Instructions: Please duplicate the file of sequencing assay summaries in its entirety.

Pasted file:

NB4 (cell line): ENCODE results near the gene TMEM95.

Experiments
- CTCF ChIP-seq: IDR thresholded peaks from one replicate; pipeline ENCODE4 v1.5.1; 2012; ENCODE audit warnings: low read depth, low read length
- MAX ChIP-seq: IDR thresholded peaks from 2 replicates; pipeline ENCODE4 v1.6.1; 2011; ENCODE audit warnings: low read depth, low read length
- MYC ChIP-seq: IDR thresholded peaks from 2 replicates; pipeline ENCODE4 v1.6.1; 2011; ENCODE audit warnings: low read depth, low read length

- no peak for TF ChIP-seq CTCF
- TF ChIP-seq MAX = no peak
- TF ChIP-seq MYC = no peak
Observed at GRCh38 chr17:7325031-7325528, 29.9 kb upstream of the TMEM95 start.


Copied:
NB4 (cell line): ENCODE results near the gene TMEM95.

Experiments
- CTCF ChIP-seq: IDR thresholded peaks from one replicate; pipeline ENCODE4 v1.5.1; 2012; ENCODE audit warnings: low read depth, low read length
- MAX ChIP-seq: IDR thresholded peaks from 2 replicates; pipeline ENCODE4 v1.6.1; 2011; ENCODE audit warnings: low read depth, low read length
- MYC ChIP-seq: IDR thresholded peaks from 2 replicates; pipeline ENCODE4 v1.6.1; 2011; ENCODE audit warnings: low read depth, low read length

- no peak for TF ChIP-seq CTCF
- TF ChIP-seq MAX = no peak
- TF ChIP-seq MYC = no peak
Observed at GRCh38 chr17:7325031-7325528, 29.9 kb upstream of the TMEM95 start.